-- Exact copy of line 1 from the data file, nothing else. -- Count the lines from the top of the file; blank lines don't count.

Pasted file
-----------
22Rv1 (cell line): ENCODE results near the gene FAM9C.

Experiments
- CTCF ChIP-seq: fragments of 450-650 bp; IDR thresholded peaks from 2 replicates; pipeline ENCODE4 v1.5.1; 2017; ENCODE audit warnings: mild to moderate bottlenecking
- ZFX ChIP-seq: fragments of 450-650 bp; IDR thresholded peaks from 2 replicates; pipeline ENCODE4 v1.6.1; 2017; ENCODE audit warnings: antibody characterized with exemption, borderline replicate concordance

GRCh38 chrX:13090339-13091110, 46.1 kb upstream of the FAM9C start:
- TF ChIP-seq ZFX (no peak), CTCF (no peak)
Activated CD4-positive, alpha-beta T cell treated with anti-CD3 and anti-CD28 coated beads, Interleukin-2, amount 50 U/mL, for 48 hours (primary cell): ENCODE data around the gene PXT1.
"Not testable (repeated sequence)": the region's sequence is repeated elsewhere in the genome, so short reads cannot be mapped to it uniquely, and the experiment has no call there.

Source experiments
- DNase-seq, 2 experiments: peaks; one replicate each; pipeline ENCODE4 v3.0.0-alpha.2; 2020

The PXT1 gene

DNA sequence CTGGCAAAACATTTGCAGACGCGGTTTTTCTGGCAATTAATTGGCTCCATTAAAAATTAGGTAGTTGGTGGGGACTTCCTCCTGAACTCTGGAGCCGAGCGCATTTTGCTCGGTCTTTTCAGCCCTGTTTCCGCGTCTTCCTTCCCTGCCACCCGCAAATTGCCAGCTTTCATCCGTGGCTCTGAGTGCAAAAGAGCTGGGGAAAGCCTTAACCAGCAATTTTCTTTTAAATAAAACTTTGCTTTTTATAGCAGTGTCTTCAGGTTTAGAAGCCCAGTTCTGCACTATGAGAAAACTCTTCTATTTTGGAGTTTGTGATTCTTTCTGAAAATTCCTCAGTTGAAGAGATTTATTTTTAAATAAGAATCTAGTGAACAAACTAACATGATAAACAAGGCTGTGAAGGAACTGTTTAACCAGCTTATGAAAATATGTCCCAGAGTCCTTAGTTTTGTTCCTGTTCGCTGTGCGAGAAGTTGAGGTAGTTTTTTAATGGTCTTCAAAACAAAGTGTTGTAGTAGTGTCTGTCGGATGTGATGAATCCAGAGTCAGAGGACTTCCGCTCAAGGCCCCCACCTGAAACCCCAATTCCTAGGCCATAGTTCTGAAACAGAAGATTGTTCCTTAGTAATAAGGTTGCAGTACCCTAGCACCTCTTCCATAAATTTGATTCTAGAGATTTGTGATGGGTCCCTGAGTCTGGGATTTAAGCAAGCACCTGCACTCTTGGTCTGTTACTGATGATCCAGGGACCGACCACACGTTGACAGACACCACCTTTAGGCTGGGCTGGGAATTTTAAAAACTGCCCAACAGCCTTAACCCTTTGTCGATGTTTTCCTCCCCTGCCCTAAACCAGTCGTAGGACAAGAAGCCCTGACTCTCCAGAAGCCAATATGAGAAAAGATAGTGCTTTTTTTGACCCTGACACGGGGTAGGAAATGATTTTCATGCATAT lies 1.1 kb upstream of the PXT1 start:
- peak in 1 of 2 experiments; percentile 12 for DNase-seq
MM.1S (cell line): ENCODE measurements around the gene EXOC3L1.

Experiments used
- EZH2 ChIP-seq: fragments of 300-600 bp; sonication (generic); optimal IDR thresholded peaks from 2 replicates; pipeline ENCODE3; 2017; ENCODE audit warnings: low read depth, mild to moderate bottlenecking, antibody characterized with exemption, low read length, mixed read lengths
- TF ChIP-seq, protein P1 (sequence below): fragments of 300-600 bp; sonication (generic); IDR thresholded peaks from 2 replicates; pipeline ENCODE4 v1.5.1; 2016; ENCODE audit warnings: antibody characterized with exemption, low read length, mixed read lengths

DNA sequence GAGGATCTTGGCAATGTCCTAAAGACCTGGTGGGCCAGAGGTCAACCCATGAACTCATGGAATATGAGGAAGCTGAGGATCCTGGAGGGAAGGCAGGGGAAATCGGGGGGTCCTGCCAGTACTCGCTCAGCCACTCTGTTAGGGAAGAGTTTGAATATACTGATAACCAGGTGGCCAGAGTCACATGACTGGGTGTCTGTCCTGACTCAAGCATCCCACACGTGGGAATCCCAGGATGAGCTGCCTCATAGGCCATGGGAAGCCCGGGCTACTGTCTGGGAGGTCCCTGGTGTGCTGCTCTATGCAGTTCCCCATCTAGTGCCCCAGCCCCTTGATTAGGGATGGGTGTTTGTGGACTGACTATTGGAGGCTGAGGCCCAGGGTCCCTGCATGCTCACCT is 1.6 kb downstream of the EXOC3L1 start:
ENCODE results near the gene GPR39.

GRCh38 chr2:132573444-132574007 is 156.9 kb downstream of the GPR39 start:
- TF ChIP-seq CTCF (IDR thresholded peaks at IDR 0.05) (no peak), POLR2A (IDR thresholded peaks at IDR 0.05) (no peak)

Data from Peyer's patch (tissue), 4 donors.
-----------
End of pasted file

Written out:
22Rv1 (cell line): ENCODE results near the gene FAM9C.